Breakfast links: Stadium skepticism
Soccer deal isn't popular: 59% of DC residents oppose the proposed deal to build a soccer stadium for DC United. Meanwhile, 6 councilmembers introduced a bill asking DC to study building a domed football stadium at RFK. (Post)
Geography influences opinion on fares: The WMATA board will soon hold hearings to discuss fare and fee increases. Expect opinions to vary between city and suburbs, as people differentially value paying for buses, rail, and parking. (Post)
Plows miss bike lanes: DDOT's Mike Goodno says the snow plows clear bike lanes with the rest of the road, but most bike lanes are still full of snow. (dave rides a bike)
On another waterfront: A 5-story hotel will be the first new building under Alexandria's waterfront plan. The hotel replaces a warehouse, providing new tax revenues and contributions to the city's affordable housing fund. (Post)
Lower rents by taxing land: 100 years ago, a San Francisco economist proposed taxing land rather than property. The tax would encourage development while discouraging speculation and could be the solution to high rents in expensive cities. (Atlantic Cities)
California appealing high-speed rail decision: California Gov. Jerry Brown wants to sell bonds to finance high-speed rail, but court rulings prevent that. Delays from those rulings could risk federal funds, so the administration is appealing the case. (WTOP)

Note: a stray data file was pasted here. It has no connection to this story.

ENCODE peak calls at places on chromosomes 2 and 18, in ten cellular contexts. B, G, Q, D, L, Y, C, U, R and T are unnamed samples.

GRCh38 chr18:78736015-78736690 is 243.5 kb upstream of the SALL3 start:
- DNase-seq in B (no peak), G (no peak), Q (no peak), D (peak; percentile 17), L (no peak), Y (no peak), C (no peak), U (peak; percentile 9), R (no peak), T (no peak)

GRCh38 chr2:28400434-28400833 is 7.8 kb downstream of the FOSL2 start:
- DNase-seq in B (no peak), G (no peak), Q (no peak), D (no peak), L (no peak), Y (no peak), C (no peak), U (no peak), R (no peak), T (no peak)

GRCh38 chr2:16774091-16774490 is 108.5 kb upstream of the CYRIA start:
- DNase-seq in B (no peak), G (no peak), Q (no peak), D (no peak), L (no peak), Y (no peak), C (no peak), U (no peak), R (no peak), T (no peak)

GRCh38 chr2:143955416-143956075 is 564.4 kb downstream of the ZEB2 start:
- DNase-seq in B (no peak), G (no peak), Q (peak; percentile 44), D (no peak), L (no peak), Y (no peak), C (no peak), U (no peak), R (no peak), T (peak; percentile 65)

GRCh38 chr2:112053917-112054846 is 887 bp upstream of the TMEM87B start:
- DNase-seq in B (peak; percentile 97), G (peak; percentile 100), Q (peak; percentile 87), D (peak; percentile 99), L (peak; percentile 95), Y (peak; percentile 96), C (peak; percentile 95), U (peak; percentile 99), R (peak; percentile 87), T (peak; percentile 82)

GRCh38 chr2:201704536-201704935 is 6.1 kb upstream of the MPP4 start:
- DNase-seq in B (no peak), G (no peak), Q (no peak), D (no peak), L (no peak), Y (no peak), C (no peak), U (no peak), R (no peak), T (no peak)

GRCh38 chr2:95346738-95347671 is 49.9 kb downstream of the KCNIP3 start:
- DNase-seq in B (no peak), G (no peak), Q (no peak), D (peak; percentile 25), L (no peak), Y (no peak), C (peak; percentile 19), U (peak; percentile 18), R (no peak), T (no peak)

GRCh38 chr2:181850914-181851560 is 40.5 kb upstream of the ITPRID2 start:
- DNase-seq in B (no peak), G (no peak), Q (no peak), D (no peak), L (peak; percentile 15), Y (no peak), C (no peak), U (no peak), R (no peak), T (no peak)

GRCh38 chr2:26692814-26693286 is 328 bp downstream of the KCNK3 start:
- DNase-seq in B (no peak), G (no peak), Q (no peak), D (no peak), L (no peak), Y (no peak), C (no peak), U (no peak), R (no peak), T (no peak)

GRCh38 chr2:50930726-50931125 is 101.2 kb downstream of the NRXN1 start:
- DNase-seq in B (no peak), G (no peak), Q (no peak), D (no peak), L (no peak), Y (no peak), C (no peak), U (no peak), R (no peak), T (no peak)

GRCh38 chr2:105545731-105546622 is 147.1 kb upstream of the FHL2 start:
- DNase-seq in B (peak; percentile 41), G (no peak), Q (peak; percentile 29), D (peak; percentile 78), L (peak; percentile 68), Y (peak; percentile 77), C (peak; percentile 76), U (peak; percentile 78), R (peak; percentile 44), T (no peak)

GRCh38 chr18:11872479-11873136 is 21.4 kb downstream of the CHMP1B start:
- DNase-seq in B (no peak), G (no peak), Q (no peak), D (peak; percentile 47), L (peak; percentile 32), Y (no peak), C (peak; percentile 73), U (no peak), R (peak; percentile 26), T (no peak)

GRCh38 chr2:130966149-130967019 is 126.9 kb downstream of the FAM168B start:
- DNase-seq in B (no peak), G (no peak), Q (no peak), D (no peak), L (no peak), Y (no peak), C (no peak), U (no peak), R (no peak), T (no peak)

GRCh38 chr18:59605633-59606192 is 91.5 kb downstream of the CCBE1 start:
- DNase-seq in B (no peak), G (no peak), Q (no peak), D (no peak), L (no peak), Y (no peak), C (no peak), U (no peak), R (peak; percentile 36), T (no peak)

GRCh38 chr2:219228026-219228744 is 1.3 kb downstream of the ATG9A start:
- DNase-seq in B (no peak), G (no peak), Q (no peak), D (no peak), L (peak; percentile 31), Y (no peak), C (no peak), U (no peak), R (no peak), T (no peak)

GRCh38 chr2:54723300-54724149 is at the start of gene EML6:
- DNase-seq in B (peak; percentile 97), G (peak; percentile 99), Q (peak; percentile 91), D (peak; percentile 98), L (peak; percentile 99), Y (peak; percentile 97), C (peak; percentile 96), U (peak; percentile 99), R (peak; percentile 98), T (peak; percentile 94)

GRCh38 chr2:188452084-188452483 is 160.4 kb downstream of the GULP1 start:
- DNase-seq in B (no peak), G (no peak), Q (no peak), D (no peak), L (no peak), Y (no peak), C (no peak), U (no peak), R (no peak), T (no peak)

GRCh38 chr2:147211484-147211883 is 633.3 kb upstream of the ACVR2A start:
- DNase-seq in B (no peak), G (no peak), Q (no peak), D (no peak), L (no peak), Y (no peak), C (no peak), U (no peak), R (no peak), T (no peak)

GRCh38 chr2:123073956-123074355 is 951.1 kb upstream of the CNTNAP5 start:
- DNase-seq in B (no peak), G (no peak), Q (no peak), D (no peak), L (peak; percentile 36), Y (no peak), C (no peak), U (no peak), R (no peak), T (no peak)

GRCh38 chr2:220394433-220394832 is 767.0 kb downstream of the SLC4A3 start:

Protesters target Google buses: The shuttles driving employees between San Francisco and Silicon Valley have become a symbol of gentrification and rising rents. But can buses be blamed when the highest earners bid up property prices? (The Observer, RPUS)
What lies beneath London?: Workers digging the Crossrail tunnels underneath London have found medieval graveyards and ancient coins in their quest to connect Heathrow Airport with Essex County. The project is set to open in 2018. (The Atlantic)
Novel solutions for unbearable pollution: Desperate for a relief from extreme smog in China, inventors are proposing to remedy it with filters, electrostatic rings, and artificial rain, but well-connected industries have blocked emissions reductions. (Post)
And...: The National Park Service might install parking meters around the Mall. (NPS) ... Interactive maps can now look like woodcuts. (Mapbox) ... A taxi slammed into a bus shelter on U Street. (PoPville) ... What did New York's old Penn Station look like? (NYT)Have a tip for the links? Submit it here.
- 9 things people always say at zoning hearings, illustrated by cats
- The Northeast Corridor carries more rail passengers than anywhere else in the country. What could it look like in 2040?
- The National Zoo has clarified its safety concerns. Turns out you're the problem.
- Montgomery will go ahead with BRT, but at what cost?
- What if Montgomery County gave BRT a temporary test run?
- WMATA's new general manager is listening before he even takes the reins
- Zig zag road stripes can get drivers to pay more attention